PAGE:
Brunson plays the game with an old school flair. While definitely not an elite run-and-jump athlete, he is a master at running the offense, using the pick-and-roll, and knocking down jump shots from all parts of the floor. He uses his strong upper body to get by defenders and has NBA range on his three-point shot — which he displayed during the Nike Global Challenge in August. Off the pick-and-roll, Brunson can calmly knock down a three or get into the lane for a soft teardrop floater. He is a smart passer and gets the ball to teammates in a position to score and knows how to feed the post. This past winter, Brunson led his team to the Illinois state semifinals just one year after leading them to the state finals as a sophomore. In 2013 Brunson’s team came up short against a senior Jabari Parker’s Simeon powerhouse. Last year Brunson scored a remarkable 56 points in a losing effort against Jahlil Okafor’s state champs at Whitney Young. With his strong junior season, Brunson racked up a host of awards and also outplayed Kentucky’s freshman point guard Tyler Ulis in a notable head-to-head battle.

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Big Ten Season Grades: Ohio State, Iowa, Minnesota and Illinois

Posted by Alex Moscoso (@AlexPMoscoso) on April 18th, 2014

Continuing our season-ending analysis, we look at the performances of Ohio State, Iowa, Minnesota, and Illinois. Earlier this week, we handed out grades for Indiana, Northwestern, Penn State and Purdue.

Ohio State

Grade: C-

This season (25-10, 10-8): What would be a successful season for most programs was a relative disappointment for the Buckeyes. Ohio State did not capture a Big Ten regular season or tournament title for the first time since 2008-09, and similar to that season, they were also bounced out of the NCAA Tournament in their first game. The issue for the Buckeyes – which was a clear problem area in the preseason – was generating offense without Deshaun Thomas in the lineup. Thomas’ replacement, LaQuinton Ross, almost doubled his scoring average, but the Buckeyes failed to find reliable offensive firepower anywhere else. In the end, Aaron Craft and Ohio State’s excellent showing on defense wasn’t enough to overcome the team’s offensive woes.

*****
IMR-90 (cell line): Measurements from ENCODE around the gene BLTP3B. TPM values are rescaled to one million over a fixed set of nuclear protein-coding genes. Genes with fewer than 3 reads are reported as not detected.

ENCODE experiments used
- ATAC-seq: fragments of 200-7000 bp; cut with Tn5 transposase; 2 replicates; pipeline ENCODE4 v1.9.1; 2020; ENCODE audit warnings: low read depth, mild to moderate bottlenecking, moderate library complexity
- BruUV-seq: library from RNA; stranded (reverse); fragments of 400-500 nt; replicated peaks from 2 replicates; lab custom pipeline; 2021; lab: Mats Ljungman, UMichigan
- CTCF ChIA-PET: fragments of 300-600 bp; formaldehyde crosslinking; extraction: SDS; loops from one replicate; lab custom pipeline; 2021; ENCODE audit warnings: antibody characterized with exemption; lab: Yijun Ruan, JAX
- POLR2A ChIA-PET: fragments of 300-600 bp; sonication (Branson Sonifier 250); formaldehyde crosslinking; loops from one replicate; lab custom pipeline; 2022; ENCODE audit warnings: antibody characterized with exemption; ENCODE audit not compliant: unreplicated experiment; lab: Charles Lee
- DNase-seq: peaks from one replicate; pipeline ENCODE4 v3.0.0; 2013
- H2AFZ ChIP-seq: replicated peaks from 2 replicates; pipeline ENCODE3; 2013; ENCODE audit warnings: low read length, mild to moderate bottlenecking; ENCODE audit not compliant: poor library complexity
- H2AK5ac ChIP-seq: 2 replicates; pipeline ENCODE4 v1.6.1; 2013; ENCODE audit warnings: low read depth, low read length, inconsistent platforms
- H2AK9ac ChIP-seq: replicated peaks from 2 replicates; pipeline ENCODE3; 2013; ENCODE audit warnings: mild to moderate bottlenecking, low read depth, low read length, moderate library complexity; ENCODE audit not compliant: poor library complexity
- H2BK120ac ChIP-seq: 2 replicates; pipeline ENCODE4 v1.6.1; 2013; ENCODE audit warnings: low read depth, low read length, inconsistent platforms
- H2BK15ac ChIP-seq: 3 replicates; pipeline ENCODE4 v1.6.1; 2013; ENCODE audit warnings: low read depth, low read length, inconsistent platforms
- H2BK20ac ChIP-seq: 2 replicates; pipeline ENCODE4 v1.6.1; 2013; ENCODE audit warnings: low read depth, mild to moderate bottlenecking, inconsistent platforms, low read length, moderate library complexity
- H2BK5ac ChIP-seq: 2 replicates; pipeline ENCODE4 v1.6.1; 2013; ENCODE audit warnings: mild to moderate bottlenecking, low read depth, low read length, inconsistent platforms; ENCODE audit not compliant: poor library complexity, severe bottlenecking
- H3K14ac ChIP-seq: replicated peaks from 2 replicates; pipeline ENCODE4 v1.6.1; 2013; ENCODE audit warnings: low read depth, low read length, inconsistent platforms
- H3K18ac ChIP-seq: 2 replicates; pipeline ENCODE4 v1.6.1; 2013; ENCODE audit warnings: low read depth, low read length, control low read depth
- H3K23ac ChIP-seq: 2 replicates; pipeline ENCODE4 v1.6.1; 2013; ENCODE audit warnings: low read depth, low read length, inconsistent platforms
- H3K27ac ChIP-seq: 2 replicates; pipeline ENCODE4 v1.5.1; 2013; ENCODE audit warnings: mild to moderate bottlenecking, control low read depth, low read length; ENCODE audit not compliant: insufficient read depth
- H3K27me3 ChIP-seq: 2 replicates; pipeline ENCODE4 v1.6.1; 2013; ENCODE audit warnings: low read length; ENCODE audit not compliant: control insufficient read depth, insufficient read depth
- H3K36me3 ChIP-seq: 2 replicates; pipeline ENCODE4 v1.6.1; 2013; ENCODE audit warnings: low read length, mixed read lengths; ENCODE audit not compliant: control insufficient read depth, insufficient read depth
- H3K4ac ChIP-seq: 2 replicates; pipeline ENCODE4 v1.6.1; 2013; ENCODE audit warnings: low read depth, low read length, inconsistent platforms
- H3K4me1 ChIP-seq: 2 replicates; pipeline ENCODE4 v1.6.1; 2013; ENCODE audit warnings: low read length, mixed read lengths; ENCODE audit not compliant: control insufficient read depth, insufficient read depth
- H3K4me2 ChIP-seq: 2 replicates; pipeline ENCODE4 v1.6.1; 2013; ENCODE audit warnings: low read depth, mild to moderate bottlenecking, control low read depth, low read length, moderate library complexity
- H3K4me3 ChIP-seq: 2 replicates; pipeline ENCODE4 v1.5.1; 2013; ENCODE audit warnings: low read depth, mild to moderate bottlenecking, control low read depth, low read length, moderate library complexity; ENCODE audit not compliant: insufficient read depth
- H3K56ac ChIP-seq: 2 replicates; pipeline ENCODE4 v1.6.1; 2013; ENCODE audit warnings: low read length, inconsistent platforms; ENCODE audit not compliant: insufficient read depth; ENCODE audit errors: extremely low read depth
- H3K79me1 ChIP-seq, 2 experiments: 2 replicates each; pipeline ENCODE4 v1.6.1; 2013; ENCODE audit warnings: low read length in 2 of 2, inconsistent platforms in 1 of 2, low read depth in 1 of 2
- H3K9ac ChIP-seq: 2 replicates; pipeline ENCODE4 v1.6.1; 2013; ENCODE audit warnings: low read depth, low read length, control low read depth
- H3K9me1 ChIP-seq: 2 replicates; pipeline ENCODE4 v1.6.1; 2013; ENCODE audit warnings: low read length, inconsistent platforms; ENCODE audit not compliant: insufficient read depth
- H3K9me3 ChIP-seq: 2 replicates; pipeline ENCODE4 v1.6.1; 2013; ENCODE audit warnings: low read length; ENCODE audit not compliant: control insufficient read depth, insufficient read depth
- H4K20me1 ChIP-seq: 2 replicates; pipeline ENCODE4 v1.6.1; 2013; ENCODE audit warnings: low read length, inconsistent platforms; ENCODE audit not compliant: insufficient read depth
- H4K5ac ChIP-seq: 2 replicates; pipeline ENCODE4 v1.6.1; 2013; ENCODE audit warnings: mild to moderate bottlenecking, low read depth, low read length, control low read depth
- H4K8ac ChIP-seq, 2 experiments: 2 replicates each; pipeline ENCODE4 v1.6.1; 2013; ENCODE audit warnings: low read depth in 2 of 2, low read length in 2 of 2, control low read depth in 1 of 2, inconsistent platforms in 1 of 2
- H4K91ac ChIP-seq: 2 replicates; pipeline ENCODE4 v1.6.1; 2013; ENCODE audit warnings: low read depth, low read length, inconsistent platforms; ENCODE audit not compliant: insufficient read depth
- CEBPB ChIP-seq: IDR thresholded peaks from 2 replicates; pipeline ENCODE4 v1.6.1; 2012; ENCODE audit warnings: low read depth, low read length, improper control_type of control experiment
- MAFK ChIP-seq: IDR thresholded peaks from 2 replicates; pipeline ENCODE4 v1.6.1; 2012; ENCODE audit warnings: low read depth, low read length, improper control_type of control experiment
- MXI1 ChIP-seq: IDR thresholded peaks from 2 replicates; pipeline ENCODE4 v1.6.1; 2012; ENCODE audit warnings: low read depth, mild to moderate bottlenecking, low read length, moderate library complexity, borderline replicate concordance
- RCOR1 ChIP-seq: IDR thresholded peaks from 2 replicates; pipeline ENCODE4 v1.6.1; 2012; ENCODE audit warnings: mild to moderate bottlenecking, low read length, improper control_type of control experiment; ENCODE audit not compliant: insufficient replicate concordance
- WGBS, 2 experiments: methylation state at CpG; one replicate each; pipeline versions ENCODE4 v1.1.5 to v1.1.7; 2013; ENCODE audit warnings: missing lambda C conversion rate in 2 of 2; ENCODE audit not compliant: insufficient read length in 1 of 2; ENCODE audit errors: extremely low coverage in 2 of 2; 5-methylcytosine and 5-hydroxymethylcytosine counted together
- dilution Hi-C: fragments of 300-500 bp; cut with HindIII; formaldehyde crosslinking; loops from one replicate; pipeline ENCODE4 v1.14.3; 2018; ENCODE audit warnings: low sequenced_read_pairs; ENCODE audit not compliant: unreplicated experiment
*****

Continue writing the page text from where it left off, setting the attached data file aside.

Thad Matta had a let-down of a season relative to his own success. Don't expect it to continue next season. (Gettyl)

Thad Matta had a let-down of a season relative to his own success. Don’t expect it to continue next season. (Getty)

Next season: The Buckeyes lose Craft, Amedeo Della Valle, Ross, and Lenzelle Smith Jr. They welcome in an elite recruiting class that includes D’Angelo Russell, Keita Bates-Diop, and Jae’Sean Tate; and they also will get graduate transfer Anthony Lee from Temple next year. These additions along with several talented players already on their roster should have no one worrying about the state of the program going forward. This season was merely a hiccup in the Thad Matta era.

Iowa: C

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NIT Preview: Three Keys for Minnesota Against Florida State

Posted by Brendan Brody on April 1st, 2014

Minnesota has made the most out of its experience in the NIT, as the Gophers have made it to New York City to take on Florida State in the semifinals of the event this evening. This is a rematch of an earlier meeting in December’s ACC/Big Ten Challenge, when Richard Pitino’s team defeated the Seminoles 71-61 at Williams Arena. Despite a lack of prestige and eyeballs on this game, Minnesota is the only Big Ten team still playing basketball other than Wisconsin. In order to advance to Thursday night’s championship game, here are three things for Minnesota to concentrate on to beat FSU again.

With Elliott Eliason probably not playing due to an injury, Minnesota needs a big night Tuesday from Maurice Walker. (Pioneer Press, Ben Garvin)

With Elliott Eliason probably not playing due to an injury, Minnesota needs a big night Tuesday from Maurice Walker. (Pioneer Press, Ben Garvin)

  1. Create turnovers: Florida State turns the ball over slightly less often than Indiana, and anyone who watched any Big Ten basketball this season knows what that means. The Seminoles turn the ball over on over 21 percent of their possessions, and out of the 92 ACC players who played over 40 percent of their team’s available minutes, Devin Bookert and Ian Miller rank fourth and fifth from the bottom. Miller also uses 25.6 percent of the team’s possessions, so taking advantage of his propensity to give the ball away is a must. Minnesota needs to remain aggressive on the perimeter, forcing turnovers instead of letting the  guards — both of whom shoot over 40 percent from deep — get hot from the outside. Read the rest of this entry »